I’ve worked as a freelance graphic designer/admin assistant for the past two and a half years and I’ll be honest – working for me was pretty rad. I was a great boss. Very flexible. I let me eat at my desk and take countless breaks. Allowed the watching of daytime TV whenever I wanted. Or I could go on a long lunch date if scheduling permitted. On the down side, I only got paid for the work I delivered and quite often I had to chase it down before the virtual money owed me on my spreadsheet transformed into actual dollars in the bank account.

Working for myself not only gave me a chance to catch my breath and lick my wounds from what had been a very stressful half decade but also taught me a great deal about my skill set and how to value my time. It’s just my opinion but I believe that after working for yourself, you get a little more choosy when you decide to go back to working for someone else. Because of this, I made the decision quite early on in the job-hunting process that I was only going to look for jobs that I was happy to give up my time for (and I’d worry about the little matter of earning money later.)

I tried for a Receptionist/Marketing Assistant role and got as far as the interview stage but it was a no-go. I have to say I was relieved. It was early days and we still had nowhere to live and no furniture. I had exactly two outfits that would pass as workwear and it would mean a 20 minute drive each way every day. Not that I would have minded but it was a tapware company and I just don’t know how much enthusiasm I could have mustered for the product after a while.

Job opportunity number two was a School Librarian for a brand new Junior High School – so brand new that students had only started in February and parts of it were still being built. I didn’t make the short list for that despite having primary and high school library experience but it was a long shot anyway. I am new to the country, not familiar with the curriculum and hadn’t actually worked in a school library since 2007. Fair enough.

So when I read the line “we’re looking for someone with a gift of the gab” in the ad for job number three, I was hooked. The ad was bright, breezy and welcoming whilst successfully conveying the message regarding requirements for the role. I still had no computer and whilst you can do a surprising amount with a simple i-Pad, composing a cover letter in Word then converting to PDF and tweaking the PDF CV are outside that realm. So I girded my loins and headed off to the free-but-for-the-price-of-your-sanity computers at the library.

The thing is, as a former librarian who has worked in public libraries, I understand the necessity for time limits on the computers. I really do. But it’s very difficult to write a compelling yet pithy cover letter to a) grab attention; b) let them know you are capable of doing the job or c) at least get you to the interview stage where you can hopefully dazzle them with your genius, when you are being interrupted every 30 minutes by your computer kicking you off and making you re-register for another computer.

And I am totally down with taking turns and sharing resources but when it’s kicking you off AND THERE ARE FOUR VACANT COMPUTERS AROUND YOU, you get a little shirty. But enough of my grumbling …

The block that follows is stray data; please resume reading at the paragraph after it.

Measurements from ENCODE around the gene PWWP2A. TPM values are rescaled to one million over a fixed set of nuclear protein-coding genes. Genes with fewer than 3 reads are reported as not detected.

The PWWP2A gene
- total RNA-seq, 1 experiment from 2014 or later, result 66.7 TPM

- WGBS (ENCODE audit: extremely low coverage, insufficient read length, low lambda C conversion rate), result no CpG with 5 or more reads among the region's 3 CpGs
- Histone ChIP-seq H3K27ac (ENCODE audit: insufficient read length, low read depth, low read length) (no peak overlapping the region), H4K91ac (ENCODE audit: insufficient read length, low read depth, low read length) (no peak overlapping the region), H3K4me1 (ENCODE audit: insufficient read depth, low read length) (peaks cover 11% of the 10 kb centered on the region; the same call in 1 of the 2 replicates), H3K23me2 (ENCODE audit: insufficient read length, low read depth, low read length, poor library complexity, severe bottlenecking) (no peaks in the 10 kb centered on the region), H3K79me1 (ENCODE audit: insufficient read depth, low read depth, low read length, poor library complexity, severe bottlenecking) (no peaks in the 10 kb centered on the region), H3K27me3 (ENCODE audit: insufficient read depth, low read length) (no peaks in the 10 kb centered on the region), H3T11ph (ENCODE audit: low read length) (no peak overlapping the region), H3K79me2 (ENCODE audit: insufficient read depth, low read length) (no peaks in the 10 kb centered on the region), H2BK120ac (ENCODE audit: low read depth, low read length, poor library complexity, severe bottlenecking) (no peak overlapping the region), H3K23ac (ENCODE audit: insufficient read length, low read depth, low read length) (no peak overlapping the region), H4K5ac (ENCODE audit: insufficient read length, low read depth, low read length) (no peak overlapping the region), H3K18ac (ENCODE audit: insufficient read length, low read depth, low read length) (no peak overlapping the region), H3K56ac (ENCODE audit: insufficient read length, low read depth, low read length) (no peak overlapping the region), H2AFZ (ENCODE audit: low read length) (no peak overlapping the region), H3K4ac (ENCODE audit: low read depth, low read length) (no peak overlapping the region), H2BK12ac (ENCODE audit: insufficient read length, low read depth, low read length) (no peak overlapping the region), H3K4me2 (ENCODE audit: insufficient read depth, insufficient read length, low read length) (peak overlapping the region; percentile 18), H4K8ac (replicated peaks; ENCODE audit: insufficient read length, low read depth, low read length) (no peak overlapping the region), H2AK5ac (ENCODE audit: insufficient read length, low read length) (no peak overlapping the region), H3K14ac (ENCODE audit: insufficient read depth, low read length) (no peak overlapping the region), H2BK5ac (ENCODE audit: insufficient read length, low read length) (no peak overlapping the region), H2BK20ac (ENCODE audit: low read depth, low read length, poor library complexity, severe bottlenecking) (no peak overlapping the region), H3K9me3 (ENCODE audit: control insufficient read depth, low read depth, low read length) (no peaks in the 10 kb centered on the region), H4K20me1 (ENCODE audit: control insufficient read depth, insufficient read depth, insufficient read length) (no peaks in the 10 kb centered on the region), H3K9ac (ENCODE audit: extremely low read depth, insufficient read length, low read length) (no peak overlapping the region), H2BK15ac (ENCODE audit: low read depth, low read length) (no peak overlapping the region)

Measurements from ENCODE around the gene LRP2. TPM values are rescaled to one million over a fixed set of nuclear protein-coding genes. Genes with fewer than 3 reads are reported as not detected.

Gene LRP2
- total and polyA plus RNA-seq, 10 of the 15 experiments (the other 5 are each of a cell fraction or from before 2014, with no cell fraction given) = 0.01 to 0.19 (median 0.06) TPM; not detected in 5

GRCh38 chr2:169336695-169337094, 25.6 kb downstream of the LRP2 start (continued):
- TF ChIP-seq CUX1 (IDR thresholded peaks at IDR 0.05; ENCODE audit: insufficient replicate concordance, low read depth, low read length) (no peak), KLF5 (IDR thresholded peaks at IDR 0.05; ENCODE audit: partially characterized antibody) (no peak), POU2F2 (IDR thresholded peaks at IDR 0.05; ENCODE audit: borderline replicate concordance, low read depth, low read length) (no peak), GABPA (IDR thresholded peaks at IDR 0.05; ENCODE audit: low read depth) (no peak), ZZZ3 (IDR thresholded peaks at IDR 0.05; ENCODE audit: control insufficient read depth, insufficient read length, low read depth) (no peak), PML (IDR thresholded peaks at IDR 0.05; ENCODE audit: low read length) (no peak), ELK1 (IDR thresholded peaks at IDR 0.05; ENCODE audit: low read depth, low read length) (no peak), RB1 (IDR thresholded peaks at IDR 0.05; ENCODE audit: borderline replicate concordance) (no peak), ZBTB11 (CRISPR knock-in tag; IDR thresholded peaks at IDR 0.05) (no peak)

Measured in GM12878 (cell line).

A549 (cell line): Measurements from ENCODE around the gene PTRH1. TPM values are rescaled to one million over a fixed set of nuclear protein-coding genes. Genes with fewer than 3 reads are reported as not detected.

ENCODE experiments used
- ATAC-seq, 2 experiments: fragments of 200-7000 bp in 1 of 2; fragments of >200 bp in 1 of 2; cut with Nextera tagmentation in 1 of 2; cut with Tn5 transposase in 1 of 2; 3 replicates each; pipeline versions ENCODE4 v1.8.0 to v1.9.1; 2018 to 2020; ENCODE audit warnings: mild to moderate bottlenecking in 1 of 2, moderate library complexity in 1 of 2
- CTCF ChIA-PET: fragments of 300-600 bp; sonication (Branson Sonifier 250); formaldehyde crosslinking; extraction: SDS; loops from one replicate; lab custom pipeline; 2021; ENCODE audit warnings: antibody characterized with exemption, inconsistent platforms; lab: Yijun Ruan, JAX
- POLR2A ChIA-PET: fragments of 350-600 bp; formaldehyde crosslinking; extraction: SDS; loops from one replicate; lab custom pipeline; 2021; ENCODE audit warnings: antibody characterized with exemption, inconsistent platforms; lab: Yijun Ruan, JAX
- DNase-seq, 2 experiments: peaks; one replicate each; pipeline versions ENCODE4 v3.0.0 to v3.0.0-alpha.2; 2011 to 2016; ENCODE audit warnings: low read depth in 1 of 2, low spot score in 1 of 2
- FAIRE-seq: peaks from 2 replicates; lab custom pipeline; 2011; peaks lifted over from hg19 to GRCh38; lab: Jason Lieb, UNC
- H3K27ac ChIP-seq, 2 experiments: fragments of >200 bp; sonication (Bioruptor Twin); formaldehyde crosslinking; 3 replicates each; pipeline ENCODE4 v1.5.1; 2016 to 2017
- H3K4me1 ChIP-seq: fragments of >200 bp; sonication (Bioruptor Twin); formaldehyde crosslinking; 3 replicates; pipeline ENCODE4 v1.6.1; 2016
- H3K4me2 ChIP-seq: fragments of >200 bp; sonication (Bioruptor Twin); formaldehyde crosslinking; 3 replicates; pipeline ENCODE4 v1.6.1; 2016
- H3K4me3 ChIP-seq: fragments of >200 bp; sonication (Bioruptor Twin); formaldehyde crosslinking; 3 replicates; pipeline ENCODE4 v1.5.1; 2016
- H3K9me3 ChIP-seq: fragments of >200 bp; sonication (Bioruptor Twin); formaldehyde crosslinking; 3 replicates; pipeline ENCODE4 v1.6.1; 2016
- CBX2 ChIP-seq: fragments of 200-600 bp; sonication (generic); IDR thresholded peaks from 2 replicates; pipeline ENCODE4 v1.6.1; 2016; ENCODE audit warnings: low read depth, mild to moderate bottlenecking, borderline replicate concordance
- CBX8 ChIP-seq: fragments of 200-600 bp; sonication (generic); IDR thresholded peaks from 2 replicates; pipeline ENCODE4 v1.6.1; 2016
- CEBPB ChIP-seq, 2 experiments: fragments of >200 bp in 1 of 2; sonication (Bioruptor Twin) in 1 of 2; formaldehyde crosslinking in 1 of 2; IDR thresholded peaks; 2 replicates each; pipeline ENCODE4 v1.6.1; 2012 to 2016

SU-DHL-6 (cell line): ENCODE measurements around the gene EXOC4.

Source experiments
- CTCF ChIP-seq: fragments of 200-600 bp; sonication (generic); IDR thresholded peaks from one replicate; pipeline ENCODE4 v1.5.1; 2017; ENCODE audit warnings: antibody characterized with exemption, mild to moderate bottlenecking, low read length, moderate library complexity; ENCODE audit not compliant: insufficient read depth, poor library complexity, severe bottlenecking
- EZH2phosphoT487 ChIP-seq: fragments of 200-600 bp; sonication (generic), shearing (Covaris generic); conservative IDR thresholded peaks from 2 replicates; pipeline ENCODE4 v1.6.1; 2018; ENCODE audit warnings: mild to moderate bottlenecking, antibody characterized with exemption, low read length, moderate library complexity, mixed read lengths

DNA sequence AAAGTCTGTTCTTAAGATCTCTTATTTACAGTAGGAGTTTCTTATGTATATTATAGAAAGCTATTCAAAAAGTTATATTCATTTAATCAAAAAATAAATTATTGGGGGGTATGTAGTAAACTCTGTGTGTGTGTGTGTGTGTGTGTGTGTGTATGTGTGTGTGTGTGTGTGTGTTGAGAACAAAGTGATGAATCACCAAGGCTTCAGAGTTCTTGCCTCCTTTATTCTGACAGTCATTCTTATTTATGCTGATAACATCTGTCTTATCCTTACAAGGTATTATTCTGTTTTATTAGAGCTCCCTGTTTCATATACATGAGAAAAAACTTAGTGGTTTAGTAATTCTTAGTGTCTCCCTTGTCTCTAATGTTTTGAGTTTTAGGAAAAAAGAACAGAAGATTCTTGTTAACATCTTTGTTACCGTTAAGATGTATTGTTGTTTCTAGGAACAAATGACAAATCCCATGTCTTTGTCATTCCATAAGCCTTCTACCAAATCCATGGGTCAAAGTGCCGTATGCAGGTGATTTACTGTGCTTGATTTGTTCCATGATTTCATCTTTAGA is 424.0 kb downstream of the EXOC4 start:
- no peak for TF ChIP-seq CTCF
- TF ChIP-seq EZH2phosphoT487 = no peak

Because The Force was with me that day. It didn’t go as far as making the computer bow to my will and allow me to sit in the one spot for the 150 minutes it took for the careful crafting of a worthy cover letter – but it gave me the tone and words to use to get to the next stage.  The phrase I am most proud of?

“One of the few lessons that stuck from my first foray at University (apart from the obvious ones about tequila) was that the prime responsibility of the communicator is to make sure the message is received.”

Yep. I wrote a cover letter that mentioned Tequila.

I think it’s one of the proudest achievements of my life.

I got the job.

Moving out

Wellington Airport

Wellington Airport

So. Here we are. Setting ourselves up for a life in New Zealand. How long for? Not too sure – could be as little as three years or for the ‘term of our natural lives’. The future is too hard to guess at so let’s just go with “for now” and move on.

I’m fairly experienced with the practice of moving. From the time I left home at 18, I’ve lived just about all over Australia. Born in Dubbo, I’ve lived in (in chronological order) Ballina, Canberra, Brisbane, Sydney, Darwin, Ballina, Bunbury, Carnarvon (WA town, not Central Queensland Gorge), Emerald, Yeppoon, Emerald. And now Hamilton, New Zealand.

But wait – there’s more! I’ve also moved houses within some of those towns, bringing the total number of times I’ve packed up and cleaned a house a grand total of 14.

NIH and I had discussed the possibility of moving overseas to work and experience the adventure of another culture but it was along the same lines as “What would we do if we won Lotto?”. It’s something you speculate about but deep down never imagine actually happening.

Funny how things come about though. It started with yet another explosively hot summer in Central Queensland – a terribly common occurrence and the older I get, the less patience I have dealing with it. I was looking to get away from the heat and NIH’s free spirit was feeling a little hemmed in, even though he loves his job and all his family are in the area.

I started looking at ways to get us out of town i.e. a ‘regular’ job back in libraries in another location. Of course, library jobs are like hen’s teeth so pickings were slim and I’ve been out of the game for a few years. Then one day I get a text from NIH – a job was being advertised in New Zealand. Basically, the same job he was already doing. Should he go for it? Hell, yes! It ticked both boxes – it was cooler and not where we were.

So … it’s been a while …